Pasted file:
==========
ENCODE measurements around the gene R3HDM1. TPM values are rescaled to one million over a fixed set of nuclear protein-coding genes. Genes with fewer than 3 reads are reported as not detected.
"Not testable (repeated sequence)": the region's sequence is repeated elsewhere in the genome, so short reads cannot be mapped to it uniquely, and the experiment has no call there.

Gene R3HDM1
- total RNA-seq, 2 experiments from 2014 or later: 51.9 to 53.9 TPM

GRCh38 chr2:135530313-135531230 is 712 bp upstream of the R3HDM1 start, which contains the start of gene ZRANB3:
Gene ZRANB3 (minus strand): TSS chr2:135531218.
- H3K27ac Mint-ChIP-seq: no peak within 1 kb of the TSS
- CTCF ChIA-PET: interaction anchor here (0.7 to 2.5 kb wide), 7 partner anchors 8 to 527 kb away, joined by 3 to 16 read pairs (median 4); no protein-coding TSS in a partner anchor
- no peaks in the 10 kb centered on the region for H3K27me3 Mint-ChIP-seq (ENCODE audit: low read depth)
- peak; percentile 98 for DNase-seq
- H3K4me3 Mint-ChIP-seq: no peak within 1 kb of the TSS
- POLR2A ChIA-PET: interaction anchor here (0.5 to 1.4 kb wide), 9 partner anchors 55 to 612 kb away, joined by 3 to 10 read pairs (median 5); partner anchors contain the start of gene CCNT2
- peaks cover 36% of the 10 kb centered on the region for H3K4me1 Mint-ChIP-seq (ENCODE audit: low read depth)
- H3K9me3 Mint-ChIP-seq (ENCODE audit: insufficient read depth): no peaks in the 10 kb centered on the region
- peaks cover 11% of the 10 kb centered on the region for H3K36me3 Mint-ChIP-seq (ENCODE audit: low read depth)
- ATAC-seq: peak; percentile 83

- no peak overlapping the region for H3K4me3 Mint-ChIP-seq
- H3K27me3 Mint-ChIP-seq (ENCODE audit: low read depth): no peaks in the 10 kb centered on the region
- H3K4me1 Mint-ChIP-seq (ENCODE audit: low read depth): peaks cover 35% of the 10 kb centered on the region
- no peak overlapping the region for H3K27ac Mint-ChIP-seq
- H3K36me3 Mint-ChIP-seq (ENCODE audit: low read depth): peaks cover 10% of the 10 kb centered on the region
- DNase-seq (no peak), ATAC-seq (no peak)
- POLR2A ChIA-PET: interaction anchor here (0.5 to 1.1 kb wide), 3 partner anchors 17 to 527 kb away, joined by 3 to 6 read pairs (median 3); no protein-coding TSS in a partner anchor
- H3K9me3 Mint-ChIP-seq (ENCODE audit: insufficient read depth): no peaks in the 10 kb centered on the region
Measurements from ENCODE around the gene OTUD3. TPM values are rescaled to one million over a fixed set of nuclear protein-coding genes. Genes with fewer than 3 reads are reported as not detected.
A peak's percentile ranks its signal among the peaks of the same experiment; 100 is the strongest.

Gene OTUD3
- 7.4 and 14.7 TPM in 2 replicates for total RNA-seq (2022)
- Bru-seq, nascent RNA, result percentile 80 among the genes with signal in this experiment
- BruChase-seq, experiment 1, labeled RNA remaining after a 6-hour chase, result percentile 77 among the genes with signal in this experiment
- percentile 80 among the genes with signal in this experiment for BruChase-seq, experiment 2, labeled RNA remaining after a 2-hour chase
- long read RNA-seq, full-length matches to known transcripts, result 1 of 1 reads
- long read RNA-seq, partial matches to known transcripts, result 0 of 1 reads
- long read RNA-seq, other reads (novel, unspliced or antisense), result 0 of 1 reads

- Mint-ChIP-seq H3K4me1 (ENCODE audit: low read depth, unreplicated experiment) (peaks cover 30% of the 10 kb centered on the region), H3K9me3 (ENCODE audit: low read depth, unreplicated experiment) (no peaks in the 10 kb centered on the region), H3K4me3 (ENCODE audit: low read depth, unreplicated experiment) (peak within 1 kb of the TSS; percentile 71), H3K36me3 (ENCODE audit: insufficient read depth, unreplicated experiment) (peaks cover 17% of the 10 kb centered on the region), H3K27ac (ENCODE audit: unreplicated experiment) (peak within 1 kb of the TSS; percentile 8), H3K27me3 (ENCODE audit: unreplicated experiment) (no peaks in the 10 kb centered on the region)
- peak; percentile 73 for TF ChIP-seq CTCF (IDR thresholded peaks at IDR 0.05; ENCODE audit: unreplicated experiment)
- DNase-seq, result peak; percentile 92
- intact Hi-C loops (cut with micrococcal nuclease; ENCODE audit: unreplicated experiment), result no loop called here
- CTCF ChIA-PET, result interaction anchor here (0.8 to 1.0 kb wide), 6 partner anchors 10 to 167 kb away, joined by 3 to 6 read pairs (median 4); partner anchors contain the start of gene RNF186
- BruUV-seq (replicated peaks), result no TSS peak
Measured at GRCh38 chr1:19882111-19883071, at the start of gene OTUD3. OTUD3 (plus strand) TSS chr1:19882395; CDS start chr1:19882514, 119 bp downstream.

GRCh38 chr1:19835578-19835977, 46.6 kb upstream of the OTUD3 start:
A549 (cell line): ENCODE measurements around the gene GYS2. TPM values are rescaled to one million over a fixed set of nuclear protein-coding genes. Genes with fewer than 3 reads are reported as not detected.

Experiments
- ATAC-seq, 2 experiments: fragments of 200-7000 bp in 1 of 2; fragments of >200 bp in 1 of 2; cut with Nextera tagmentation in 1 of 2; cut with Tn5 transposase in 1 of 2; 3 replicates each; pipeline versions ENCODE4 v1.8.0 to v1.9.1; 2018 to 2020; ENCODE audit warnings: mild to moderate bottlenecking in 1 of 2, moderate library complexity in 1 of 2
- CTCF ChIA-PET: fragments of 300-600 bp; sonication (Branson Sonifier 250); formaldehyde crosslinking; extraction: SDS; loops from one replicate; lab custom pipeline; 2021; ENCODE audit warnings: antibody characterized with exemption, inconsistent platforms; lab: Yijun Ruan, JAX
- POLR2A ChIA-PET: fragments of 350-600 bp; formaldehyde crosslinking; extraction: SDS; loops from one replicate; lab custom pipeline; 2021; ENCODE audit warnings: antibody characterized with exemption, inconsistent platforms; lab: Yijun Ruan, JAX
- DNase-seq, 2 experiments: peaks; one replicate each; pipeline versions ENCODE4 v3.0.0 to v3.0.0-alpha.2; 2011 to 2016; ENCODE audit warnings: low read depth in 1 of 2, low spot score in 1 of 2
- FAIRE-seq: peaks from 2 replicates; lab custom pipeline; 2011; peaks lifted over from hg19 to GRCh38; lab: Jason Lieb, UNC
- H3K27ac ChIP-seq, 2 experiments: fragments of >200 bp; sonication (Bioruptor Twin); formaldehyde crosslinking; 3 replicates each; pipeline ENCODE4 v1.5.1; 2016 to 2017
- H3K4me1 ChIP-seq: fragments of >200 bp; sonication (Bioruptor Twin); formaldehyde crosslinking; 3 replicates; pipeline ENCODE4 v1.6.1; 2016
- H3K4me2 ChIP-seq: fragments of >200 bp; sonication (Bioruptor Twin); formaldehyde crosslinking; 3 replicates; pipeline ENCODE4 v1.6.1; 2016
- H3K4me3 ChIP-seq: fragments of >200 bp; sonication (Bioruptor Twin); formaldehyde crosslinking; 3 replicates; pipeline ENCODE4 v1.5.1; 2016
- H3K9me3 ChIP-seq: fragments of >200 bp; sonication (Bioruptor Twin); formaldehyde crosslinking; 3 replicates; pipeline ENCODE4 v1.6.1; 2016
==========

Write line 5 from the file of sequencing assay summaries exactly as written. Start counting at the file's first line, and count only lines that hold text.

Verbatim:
GRCh38 chr2:135530313-135531230 is 712 bp upstream of the R3HDM1 start, which contains the start of gene ZRANB3: